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Seared Foie Gras with Poached Quince, Tangerine, and Pomegranate Juice

This elegant dish combines an exotic trio of ingredients -- foie gras, quince, and pomegranate. The richness of the foie gras is complemented by the sweet, tangy fruits. An extravagant delicacy that goes back to Roman times, foie gras is the enlarged liver of a force-fed goose or duck. Duck foie gras has a winey flavor, while goose foie gras is slightly richer and more mellow. Both should be firm to the touch. Look for quinces, bitter fruit that turn sweet with cooking, that are yellow -- a sign of ripeness.

  • Yield: Serves 4

Source: Martha Stewart Living Television, January 1999


For the Quince

  • 3 medium-ripe yellow quinces, about 1 1/2 pounds
  • 2 tangerines, juiced (about 1/3 cup)
  • Peel of 1 tangerine
  • 1 cinnamon stick, 1/2 inch long
  • 2 to 3 whole cloves
  • 2 tablespoons chopped fresh ginger
  • 1/2 cup sugar

For the Pomegranate Juice

  • 1 large red pomegranate
  • 1/4 cup red-wine vinegar
  • 2 tablespoons sugar

For the Foie Gras

  • 1 1/2 pounds fresh foie gras, well-chilled
  • Coarse salt and freshly ground white pepper
  • 4 sprigs fresh thyme
  • 4 sprigs fresh chervil
  • 1 tablespoon reserved pomegranate seeds


  1. To make the quince: Slice ends from quince, and peel (a vegetable peeler works well). Cut in half, lengthwise. Remove the tough core, using a Parisian scoop (or a small paring knife). Then cut quince lengthwise into 1-inch-thick wedges. Place in a medium-size nonreactive saucepan, and add the remaining ingredients, plus 2 cups of water. Bring to a boil over medium-high heat. Reduce to a simmer, and cool until quince is tender, about 8 to 10 minutes. Remove from heat.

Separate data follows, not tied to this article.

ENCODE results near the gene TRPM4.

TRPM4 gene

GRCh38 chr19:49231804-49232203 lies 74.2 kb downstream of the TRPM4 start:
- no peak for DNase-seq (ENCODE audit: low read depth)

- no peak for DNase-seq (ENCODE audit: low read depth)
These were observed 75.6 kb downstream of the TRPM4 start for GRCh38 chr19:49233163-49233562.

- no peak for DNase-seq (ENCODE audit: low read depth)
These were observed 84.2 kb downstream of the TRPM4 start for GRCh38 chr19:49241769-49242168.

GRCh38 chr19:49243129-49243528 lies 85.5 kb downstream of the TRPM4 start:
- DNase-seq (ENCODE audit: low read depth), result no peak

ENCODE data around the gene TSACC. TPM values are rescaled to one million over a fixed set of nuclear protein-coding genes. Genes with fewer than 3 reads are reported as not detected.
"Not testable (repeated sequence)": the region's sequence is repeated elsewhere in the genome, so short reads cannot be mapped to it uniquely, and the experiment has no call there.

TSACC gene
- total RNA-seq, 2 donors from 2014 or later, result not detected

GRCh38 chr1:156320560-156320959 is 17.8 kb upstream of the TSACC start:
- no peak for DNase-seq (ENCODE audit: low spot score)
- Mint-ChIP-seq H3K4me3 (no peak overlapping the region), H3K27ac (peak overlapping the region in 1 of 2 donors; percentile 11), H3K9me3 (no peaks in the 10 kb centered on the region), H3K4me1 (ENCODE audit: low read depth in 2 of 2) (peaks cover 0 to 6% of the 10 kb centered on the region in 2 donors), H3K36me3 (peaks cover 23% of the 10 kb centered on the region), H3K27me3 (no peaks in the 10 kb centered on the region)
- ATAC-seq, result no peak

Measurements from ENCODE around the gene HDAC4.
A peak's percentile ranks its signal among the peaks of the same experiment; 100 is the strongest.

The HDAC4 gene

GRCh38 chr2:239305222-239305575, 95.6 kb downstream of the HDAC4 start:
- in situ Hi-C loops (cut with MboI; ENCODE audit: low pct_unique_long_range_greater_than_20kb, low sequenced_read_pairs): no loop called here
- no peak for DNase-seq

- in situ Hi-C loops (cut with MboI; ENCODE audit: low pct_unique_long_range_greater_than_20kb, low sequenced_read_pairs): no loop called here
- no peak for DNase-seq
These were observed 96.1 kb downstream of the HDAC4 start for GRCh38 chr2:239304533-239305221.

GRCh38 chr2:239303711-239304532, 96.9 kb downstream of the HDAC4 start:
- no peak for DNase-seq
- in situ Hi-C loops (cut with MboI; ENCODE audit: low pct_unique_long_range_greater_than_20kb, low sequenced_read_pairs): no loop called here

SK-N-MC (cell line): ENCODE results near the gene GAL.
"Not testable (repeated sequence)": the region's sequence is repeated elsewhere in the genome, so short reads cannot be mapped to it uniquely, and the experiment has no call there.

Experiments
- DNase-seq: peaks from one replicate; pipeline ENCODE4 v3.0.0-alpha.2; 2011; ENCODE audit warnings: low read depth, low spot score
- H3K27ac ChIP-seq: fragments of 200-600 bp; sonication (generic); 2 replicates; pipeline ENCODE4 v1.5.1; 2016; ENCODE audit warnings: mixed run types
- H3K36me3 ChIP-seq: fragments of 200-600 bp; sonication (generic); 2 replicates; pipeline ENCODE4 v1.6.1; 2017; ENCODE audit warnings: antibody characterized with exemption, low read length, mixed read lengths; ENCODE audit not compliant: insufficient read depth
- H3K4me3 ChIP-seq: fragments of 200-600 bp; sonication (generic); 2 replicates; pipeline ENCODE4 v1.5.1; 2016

2. Remove quince slices and tangerine peel with a slotted spoon. Strain poaching liquid and discard aromatics. Julienne tangerine peel, and return it, along with quince, to poaching liquid. Keep warm. If preparing in advance, let cool in poaching liquid. Cover, and refrigerate.

  3. To make the pomegranate juice: Cut pomegranate in half, and juice just as you would a citrus fruit. In a small nonreactive saucepan, combine pomegranate juice, vinegar, and sugar. Bring to a boil over high heat. Reduce heat and simmer for 6 to 7 minutes, until slightly thickened. Set aside.

  4. To make the foie gras: Separate the two lobes of the foie gras, and cut away any excess fat found at the point of separation. Using a sharp, thin-bladed knife (dipped in hot water), cut foie gras crosswise into 1/2-inch thick slices. Score one side of each slice of foie gras in a crosshatch pattern. Cover with plastic wrap, and refrigerate until ready to cook.

  5. Remove foie gras slices from refrigerator 15 minutes before sauteing. Warm quince over medium heat if necessary. Heat a 12-inch saucepan over medium-high heat. Season foie gras with coarse salt and freshly ground pepper. Working quickly, sear foie gras slices, crosshatched side down, in batches, if necessary, for about 1 minute. Turn, and cook for another minute. The foie gras should be nicely seared on the outside, yet rare in the middle.

  6. To assemble: Arrange quince in the center of warmed appetizer plates. Top with foie gras slices. Drizzle reduced pomegranate-juice mixture around the quince and foie gras, and garnish with herbs and pomegranate seeds.

    Note: This recipe has been adapted from "Alfred Portale's Gotham Bar and Grill Cookbook," by Alfred Portale. Copyright 1997 by Alfred Portale. Used by permission of Doubleday, a division of Random House.

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